Finding Meaning in Everyday Life

Frankl realized during his time in those concentration camps that meaning exists everywhere; people need only search for it. Here are some ways to discover personal meaning in your life.

Create something.

People have a natural drive to create. The act of creation can increase your sense of purpose, too. Whether you take up watercolor painting or build artisanal birdhouses, the satisfaction that comes with a finished project can make us feel great.

Find purpose in suffering.

It can be hard to think there’s a point to suffering but we have the power to find meaning within our pain. If, for example, someone you know is going through a difficult time, your purpose could be to support them. Your purpose in the wake of a devastating medical diagnosis could be to raise awareness of your illness to others.

Accept that life is unfair.

As much as we want life to be fair, it simply isn’t. There is no one keeping score and sometimes you’ll be dealt a bad hand. However, there is always meaning to be found, even in the worst situations. Going through a hard time now will make you stronger and wiser down the road.

Remember your freedom.

Frankl writes that everything can be taken from you but one thing: Your ability to choose your attitudes and your actions. According to psychiatrist and Cognitive Behavioral Therapy (CBT) expert Dr. David Burns, your thoughts are what control your feelings. No one can force you to feel a certain way or believe in something. Frankl could not control what the Nazis did to him but he could control his despair by thinking of his family and doing whatever it took to survive for their sake.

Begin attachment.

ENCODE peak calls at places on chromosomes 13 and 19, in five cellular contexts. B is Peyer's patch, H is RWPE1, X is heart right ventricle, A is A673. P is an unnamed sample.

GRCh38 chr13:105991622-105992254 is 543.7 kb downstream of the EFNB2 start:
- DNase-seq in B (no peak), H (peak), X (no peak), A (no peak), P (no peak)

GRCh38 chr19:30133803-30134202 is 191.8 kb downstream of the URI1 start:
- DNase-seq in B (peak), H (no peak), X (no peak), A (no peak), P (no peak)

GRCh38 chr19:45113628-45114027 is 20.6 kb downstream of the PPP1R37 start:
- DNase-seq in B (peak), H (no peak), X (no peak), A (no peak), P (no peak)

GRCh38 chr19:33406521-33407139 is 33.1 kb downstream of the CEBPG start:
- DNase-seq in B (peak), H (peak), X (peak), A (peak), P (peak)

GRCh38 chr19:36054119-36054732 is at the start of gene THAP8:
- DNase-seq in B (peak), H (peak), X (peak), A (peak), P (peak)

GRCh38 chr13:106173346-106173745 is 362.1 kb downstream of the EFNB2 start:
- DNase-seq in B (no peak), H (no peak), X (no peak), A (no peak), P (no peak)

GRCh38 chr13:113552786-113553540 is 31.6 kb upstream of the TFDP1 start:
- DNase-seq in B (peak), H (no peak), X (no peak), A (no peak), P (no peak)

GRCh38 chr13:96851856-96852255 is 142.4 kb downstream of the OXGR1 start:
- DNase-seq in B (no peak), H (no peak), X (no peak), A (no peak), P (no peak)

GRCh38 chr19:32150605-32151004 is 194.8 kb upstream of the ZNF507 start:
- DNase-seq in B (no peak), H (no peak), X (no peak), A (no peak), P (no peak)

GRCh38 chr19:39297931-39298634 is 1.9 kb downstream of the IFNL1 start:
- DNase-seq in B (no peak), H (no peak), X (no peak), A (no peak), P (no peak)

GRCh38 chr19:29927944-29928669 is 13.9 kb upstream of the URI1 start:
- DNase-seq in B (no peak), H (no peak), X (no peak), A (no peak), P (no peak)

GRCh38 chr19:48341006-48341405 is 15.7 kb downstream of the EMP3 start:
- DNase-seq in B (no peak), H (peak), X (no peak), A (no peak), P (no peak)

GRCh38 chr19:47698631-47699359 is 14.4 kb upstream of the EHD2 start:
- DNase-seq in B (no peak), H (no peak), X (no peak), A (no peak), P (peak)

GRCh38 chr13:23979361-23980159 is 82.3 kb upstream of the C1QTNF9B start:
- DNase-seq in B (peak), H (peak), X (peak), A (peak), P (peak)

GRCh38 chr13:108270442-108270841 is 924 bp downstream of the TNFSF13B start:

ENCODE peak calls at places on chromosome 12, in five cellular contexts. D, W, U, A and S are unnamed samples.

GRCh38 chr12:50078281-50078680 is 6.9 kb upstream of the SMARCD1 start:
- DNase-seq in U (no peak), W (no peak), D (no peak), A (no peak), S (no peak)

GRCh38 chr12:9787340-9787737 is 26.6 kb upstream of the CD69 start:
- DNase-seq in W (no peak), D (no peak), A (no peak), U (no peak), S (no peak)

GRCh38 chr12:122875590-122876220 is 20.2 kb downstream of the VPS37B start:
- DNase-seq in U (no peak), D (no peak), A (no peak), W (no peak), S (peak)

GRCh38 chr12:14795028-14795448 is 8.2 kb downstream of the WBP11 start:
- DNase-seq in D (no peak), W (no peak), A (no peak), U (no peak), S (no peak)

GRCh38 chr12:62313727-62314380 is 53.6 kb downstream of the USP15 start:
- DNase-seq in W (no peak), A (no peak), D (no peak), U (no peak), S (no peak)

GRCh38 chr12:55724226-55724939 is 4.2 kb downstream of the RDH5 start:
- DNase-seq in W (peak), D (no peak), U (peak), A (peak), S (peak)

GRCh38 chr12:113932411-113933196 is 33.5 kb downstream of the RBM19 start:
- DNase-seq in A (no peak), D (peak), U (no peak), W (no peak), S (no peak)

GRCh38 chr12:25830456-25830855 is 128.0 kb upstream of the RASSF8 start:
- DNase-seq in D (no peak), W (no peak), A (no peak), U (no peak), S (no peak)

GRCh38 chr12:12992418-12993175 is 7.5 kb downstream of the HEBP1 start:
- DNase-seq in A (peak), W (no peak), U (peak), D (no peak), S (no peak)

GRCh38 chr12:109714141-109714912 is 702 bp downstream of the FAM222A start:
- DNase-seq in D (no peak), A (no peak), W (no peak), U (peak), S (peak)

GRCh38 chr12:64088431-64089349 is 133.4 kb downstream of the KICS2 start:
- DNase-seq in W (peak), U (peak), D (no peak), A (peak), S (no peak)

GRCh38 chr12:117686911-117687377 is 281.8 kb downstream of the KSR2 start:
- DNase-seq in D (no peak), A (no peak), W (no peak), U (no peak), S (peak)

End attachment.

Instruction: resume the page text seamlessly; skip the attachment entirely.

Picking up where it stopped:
Develop relationships.

We are a naturally social species and we thrive on meaningful connections. Forming and strengthening social bonds makes us both happier and stronger. Why not start with the Fabulous Group Exercise challenge?

Focus on others.

If you’re feeling stuck in a situation, expand your perspective to other people. Focusing on other people’s problems can often help you solve your own, or at least give you space to breathe while planning your next move.

Accept the worst.

Captives in concentration camps had to do whatever they could to survive, even if it meant stealing clothes from a dead body to stay warm. They managed to shield themselves from the terror around them by accepting the very real possibility that they could die at any moment. Being able to accept the worst-case scenario opens up your ability to take actionable steps to mitigate whatever consequences you might suffer. Once you do that, your anxiety about the worst-case scenario–which is usually based on a fear of the unknown–evaporates.

The Takeaway

Frankl endured the unspeakable to come to the conclusions he writes about in Man’s Search for Meaning. If there is one lesson to take away from his book, it’s that the meaning of life is different for each person and can change during each stage of life. Life isn’t about achieving what society expects of you; it’s about finding what ignites your personal, individual sense of purpose, and keeps that flame burning all through your life.